Kat Dayton is a columnist for St. George News, any opinions given are her own and not representative of St. George News.

Email: [email protected] | [email protected]

Twitter: @STGnews

Copyright St. George News, LLC, 2017, all rights reserved.

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  • Vili October 29, 2017 at 9:16 am

    Great opinion post. Baseball is so much easier to watch than golf, tennis, Nascar, volleyball. It’s also as American as cotton candy and hot dogs

  • JJODL October 29, 2017 at 10:46 am

    The only program on TV where they can cram 15 minutes of excitement into 3 hours.

  • Dolly October 29, 2017 at 12:24 pm

    So Kat, you must have lead a charmed life. I tried in vain to get those 1988 Dodger tickets. Stood in line for about 8 hours at the Broadway in downtown LA waiting for Ticketmaster to open. When the store’s doors finally opened, the crowd rushed to the escalator to get to the Ticketmaster booth upstairs. At the top of the escalator, which ascended into the fine china and crystal department, I was unceremoniously & quite forcefully shoved, by the person behind me, into a beautiful table display of expensive dishes. I was almost trampled by the remaining crowd while my husband tried his best to block the onslaught. Never got the tickets….those rude souls that had been behind me in line for those long 8 hours had managed to get every last one before I could stumble to my feet and find a place in the Ticketmaster line. That was back in the day when a mortal middle-class Dodger fan could afford a World-Series ticket. Nowadays, tickets are going for $2000.00 and up! So, while watching on TV may be totally boring to the likes of you, some of us are grateful just to have that TV to watch on, while we make our own hotdogs and popcorn. Enjoy the rest of the Series!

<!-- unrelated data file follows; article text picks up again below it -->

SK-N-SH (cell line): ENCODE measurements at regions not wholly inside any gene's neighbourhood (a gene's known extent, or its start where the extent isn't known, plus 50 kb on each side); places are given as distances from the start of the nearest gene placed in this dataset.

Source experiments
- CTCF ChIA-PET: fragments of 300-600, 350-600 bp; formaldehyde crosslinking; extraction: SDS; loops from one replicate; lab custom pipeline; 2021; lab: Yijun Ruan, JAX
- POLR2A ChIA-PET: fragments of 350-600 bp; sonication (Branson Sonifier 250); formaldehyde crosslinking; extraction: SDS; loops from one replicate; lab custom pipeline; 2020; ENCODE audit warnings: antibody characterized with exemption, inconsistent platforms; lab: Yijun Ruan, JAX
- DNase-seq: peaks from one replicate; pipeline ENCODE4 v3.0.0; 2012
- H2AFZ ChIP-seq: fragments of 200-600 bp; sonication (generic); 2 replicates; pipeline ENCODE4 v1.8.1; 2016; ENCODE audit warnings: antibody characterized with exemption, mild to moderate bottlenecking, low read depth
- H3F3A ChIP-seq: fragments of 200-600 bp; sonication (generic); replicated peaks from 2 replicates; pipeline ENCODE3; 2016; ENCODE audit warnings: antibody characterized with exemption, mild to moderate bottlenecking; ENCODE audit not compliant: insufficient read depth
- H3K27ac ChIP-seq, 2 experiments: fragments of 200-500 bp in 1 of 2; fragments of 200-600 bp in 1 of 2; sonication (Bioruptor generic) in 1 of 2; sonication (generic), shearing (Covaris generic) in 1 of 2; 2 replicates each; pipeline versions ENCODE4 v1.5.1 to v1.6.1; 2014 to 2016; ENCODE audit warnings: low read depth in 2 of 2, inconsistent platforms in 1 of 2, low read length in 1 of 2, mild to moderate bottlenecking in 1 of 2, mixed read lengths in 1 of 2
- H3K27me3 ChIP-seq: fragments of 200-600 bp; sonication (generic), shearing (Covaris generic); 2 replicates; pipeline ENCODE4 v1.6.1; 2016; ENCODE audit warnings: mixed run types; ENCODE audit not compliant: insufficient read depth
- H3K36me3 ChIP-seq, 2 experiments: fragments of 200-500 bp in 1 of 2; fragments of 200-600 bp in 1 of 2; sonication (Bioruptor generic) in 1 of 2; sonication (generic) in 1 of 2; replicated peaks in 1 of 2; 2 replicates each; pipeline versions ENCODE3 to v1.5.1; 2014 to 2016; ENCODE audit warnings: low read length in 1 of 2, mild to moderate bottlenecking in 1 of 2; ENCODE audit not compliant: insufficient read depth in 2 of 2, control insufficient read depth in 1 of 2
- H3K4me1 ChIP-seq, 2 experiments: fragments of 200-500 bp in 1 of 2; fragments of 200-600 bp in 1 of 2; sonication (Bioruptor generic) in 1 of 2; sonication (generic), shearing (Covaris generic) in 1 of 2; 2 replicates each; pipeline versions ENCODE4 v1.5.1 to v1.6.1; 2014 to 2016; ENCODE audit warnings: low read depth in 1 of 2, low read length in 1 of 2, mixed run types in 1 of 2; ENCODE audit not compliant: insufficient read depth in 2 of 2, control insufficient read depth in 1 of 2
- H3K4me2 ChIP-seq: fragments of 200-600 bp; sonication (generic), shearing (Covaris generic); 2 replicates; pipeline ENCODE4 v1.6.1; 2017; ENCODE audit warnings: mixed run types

• DB October 29, 2017 at 4:37 pm